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Educating children is way to beat tooth decay

I agree with your correspondent Robert Boyd (Write Back, February 19): it cannot be acceptable to medicate everyone in a community, regardless of need, or personal choice.

It goes against all medical ethics, as people should be treated individually by someone who knows their medical details.

In Scotland, the Childsmile programme is used successfully in schools. This is an initiative where young children are taught to clean their teeth properly.

Scotland has beaten its targets and a record two-thirds of young children now have no tooth decay.

Topical fluoride, such as toothpaste (or gel) has been found to be much more effective at preventing tooth decay than fluoridating tap water supplies.

Less than 1% of tap water is used for drinking – so 99% of it is being wasted by being used for washing and by industry.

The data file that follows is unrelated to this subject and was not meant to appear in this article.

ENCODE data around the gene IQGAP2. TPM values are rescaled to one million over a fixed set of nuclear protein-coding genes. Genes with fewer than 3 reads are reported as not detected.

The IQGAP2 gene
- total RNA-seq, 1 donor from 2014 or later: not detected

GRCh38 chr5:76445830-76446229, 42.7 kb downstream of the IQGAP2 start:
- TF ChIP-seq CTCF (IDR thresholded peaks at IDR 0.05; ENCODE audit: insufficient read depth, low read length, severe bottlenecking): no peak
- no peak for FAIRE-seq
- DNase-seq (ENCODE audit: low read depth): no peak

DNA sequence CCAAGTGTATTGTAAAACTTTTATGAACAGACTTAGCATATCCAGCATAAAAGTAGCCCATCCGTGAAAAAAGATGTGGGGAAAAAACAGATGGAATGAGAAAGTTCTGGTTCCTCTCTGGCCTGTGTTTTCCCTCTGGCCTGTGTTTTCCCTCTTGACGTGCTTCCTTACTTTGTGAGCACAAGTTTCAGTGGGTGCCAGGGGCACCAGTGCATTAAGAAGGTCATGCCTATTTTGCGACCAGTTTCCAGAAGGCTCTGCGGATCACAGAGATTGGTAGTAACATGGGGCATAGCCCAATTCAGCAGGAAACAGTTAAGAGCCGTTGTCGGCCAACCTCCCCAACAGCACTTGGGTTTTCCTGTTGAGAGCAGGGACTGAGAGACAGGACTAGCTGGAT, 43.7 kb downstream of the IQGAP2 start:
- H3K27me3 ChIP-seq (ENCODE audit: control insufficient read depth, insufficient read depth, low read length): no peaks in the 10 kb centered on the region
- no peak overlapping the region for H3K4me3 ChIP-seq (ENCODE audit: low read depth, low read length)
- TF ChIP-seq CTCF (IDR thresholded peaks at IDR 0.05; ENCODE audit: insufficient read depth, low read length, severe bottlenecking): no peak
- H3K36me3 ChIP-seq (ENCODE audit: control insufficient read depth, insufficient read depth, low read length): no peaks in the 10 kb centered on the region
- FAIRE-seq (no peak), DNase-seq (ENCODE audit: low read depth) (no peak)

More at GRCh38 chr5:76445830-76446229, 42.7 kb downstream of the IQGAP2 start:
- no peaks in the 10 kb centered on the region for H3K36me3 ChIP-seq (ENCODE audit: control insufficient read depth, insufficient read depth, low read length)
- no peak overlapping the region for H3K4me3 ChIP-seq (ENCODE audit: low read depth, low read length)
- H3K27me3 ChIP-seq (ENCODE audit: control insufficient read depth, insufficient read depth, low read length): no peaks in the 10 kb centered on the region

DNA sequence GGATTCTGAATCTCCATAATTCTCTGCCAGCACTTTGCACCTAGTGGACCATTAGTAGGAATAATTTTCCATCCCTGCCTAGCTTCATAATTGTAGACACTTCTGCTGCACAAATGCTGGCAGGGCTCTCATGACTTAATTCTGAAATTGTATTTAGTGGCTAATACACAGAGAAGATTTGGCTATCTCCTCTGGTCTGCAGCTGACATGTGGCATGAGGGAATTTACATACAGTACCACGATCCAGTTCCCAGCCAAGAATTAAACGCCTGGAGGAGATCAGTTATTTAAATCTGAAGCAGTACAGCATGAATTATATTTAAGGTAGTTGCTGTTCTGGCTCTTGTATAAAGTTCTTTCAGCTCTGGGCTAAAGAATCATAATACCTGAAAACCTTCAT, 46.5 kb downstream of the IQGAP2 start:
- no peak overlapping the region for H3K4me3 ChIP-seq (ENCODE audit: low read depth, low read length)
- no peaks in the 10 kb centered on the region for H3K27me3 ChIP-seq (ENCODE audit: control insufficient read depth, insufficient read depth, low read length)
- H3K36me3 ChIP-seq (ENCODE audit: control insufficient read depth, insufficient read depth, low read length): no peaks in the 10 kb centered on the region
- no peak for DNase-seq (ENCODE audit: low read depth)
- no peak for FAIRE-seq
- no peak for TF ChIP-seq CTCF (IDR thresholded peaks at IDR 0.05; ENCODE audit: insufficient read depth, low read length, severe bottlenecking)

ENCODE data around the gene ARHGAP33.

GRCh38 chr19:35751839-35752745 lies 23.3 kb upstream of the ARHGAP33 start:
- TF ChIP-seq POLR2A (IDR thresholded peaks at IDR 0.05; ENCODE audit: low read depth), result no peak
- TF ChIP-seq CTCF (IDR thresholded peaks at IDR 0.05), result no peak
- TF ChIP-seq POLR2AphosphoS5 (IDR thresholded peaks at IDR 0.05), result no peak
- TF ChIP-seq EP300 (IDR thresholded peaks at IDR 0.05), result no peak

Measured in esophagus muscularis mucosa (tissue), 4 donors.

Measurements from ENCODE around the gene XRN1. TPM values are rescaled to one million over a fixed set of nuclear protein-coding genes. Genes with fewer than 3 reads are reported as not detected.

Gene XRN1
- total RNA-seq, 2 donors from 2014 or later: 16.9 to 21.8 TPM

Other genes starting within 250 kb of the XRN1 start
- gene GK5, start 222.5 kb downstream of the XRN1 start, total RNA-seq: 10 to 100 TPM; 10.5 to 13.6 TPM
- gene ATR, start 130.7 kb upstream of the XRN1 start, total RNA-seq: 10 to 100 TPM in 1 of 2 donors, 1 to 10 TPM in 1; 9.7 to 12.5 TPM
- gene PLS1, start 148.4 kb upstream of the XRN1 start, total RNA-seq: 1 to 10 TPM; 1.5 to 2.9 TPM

Taxpayers pay for all that waste. Fluoridation by tap water is now outdated and can have harmful effects when consumed (it is a powerful chemical).

Half of children in fluoridated areas suffer dental fluorosis (permanent staining of tooth enamel). The American Dental Association has stated that fluoridated water should not be used to make up babies' bottle feeds, as infants can receive too much fluoride.

Scotland has got it right, with their targeted children's dental education programme. It should be used throughout Great Britain and Northern Ireland.


Ruislip, Middlesex

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